Learning ObjectivesBy the end of this section, you will be able to:
- Determine the beat frequency produced by two sound waves that differ in frequency
- Describe how beats are produced by musical instruments
The study of music provides many examples of the superposition of waves and the constructive and destructive interference that occurs. Very few examples of music being performed consist of a single source playing a single frequency for an extended period of time. You will probably agree that a single frequency of sound for an extended period might be boring to the point of irritation, similar to the unwanted drone of an aircraft engine or a loud fan. Music is pleasant and interesting due to mixing the changing frequencies of various instruments and voices.
An interesting phenomenon that occurs due to the constructive and destructive interference of two or more frequencies of sound is the phenomenon of beats. If two sounds differ in frequencies, the sound waves can be modeled as
Using the trigonometric identity and considering the point in space as we find the resulting sound at a point in space, from the superposition of the two sound waves, is equal to Figure 17.29:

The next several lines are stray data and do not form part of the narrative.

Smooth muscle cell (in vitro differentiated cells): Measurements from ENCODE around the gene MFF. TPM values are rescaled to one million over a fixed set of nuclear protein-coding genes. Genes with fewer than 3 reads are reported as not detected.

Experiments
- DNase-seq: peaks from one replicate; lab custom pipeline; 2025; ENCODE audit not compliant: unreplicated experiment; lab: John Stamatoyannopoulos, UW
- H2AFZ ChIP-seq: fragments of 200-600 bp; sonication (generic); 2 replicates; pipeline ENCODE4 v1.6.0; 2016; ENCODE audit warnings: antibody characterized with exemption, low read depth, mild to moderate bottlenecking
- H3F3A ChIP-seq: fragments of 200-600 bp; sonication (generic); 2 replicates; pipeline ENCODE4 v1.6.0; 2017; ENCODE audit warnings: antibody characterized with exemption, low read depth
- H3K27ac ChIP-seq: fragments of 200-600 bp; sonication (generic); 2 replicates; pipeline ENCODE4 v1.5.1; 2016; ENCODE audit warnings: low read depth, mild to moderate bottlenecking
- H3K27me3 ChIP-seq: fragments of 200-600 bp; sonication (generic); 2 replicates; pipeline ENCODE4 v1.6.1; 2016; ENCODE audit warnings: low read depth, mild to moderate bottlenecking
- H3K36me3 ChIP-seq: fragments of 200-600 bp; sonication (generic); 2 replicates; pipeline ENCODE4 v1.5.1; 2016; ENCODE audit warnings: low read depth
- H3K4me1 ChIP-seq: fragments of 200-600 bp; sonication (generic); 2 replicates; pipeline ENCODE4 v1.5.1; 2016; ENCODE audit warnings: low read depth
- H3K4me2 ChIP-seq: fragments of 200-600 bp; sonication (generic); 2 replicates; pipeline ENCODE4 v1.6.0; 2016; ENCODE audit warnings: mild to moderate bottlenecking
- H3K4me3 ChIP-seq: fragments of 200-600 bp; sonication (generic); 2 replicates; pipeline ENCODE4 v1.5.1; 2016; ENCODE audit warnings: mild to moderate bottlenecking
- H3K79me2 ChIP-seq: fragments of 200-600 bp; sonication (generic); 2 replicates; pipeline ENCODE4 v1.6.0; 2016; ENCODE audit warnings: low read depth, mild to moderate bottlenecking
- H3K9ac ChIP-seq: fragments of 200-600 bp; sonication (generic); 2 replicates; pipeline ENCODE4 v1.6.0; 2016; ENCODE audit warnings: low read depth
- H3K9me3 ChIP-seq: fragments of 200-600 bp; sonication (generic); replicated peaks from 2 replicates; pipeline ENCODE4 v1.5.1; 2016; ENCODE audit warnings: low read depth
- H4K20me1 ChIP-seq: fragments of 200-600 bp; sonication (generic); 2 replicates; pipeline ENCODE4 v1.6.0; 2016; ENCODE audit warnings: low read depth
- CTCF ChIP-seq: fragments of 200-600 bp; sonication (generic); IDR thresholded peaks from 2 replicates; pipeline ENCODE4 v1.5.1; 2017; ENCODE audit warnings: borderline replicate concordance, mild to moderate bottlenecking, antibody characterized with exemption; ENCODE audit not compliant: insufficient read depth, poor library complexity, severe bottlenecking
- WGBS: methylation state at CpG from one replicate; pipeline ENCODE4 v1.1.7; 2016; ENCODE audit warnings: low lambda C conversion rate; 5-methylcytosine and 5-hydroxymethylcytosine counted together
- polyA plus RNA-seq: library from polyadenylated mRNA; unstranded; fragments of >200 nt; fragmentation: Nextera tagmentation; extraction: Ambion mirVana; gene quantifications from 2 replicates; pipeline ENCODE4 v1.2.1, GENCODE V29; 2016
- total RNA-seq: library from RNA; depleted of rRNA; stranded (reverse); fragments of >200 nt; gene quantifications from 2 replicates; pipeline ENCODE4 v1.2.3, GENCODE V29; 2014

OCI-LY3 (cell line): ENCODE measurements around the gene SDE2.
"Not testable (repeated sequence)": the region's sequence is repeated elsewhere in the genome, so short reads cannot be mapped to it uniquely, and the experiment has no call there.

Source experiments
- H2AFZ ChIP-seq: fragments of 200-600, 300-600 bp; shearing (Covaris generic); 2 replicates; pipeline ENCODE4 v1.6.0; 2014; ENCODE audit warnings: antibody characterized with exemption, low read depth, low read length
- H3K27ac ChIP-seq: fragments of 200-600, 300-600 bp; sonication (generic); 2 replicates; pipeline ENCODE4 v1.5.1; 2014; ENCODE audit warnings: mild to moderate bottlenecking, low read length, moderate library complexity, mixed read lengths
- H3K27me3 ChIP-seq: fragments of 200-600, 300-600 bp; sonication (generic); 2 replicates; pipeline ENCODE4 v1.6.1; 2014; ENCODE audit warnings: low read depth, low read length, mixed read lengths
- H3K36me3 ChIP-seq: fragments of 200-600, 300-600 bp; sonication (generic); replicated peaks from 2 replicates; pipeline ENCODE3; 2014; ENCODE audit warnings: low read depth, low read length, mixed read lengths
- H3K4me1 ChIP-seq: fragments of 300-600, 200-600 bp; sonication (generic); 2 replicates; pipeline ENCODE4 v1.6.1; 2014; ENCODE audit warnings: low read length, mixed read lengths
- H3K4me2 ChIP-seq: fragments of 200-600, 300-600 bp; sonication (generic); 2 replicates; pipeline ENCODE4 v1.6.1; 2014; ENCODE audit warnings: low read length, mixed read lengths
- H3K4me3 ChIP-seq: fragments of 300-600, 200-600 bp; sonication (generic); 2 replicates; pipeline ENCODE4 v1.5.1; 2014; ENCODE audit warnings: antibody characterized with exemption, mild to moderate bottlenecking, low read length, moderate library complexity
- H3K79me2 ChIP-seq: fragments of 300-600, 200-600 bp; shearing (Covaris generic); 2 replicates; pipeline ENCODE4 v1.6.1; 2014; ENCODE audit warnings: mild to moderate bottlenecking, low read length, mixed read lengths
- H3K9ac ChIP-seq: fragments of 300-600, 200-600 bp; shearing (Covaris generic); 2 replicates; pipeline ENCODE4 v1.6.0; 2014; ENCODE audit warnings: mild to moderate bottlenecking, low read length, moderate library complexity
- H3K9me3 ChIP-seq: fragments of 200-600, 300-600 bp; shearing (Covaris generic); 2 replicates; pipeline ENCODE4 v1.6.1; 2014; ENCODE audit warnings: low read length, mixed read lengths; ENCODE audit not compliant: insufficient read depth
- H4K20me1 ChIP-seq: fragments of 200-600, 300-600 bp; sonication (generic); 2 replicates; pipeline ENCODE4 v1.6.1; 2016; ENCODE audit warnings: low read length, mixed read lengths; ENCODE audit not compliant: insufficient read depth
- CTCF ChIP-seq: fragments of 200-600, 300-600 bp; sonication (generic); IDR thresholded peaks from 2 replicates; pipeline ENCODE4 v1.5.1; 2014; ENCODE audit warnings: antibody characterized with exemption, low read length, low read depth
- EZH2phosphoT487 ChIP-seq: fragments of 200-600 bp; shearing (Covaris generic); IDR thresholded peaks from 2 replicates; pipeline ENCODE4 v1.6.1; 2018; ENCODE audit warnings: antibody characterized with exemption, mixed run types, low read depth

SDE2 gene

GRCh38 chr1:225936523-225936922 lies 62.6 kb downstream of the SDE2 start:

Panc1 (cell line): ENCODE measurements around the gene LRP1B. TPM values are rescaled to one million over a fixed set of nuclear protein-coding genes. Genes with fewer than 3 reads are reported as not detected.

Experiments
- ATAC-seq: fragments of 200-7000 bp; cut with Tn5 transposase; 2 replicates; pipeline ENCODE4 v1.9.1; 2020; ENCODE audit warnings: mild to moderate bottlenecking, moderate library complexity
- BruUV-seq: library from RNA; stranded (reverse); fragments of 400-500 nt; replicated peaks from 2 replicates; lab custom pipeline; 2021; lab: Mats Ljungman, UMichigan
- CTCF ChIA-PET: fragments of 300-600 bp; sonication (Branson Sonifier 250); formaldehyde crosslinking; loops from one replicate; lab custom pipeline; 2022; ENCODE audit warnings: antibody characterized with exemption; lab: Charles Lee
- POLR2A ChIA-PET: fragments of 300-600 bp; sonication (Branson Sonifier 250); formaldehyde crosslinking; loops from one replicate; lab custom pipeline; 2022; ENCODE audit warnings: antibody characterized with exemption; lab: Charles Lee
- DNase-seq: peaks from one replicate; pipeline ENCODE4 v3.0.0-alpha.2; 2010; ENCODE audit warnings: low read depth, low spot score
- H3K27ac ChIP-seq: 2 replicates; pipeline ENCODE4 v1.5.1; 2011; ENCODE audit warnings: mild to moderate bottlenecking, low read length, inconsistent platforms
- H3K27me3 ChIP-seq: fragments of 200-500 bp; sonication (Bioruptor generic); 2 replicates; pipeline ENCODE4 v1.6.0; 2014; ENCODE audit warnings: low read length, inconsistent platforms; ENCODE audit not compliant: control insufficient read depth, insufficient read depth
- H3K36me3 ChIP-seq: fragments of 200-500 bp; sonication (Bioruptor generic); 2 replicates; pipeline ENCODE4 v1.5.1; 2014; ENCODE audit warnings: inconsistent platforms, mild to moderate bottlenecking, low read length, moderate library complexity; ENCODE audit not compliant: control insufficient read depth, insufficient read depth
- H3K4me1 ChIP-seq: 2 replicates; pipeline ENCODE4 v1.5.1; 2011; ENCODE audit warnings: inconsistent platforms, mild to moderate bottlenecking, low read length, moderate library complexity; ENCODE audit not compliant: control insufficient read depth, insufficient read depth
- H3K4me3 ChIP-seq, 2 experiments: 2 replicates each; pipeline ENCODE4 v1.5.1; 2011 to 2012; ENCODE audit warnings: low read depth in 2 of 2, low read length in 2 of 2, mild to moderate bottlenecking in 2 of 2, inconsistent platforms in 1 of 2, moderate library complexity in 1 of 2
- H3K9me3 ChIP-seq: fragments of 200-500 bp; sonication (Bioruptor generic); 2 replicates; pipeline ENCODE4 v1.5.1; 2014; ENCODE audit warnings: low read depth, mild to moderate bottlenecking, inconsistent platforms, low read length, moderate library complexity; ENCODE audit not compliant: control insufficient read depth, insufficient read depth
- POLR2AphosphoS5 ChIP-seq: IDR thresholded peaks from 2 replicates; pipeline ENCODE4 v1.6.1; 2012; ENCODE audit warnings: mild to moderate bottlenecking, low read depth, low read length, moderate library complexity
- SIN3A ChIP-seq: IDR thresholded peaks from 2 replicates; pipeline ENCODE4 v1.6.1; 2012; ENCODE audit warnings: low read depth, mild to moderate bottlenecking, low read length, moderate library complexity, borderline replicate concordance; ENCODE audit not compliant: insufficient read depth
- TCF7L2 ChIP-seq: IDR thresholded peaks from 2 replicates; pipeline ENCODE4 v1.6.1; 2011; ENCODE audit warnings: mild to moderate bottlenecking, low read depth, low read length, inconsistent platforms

where the beat frequency is
These beats can be used by piano tuners to tune a piano. A tuning fork is struck and a note is played on the piano. As the piano tuner tunes the string, the beats have a lower frequency as the frequency of the note played approaches the frequency of the tuning fork.
Find the Beat Frequency Between Two Tuning Forks What is the beat frequency produced when a tuning fork of a frequency of 256 Hz and a tuning fork of a frequency of 512 Hz are struck simultaneously?
Strategy The beat frequency is the difference of the two frequencies.
Solution We use
Significance The beat frequency is the absolute value of the difference between the two frequencies. A negative frequency would not make sense.
What would happen if more than two frequencies interacted? Consider three frequencies.
The study of the superposition of various waves has many interesting applications beyond the study of sound. In later chapters, we will discuss the wave properties of particles. The particles can be modeled as a “wave packet” that results from the superposition of various waves, where the particle moves at the “group velocity” of the wave packet.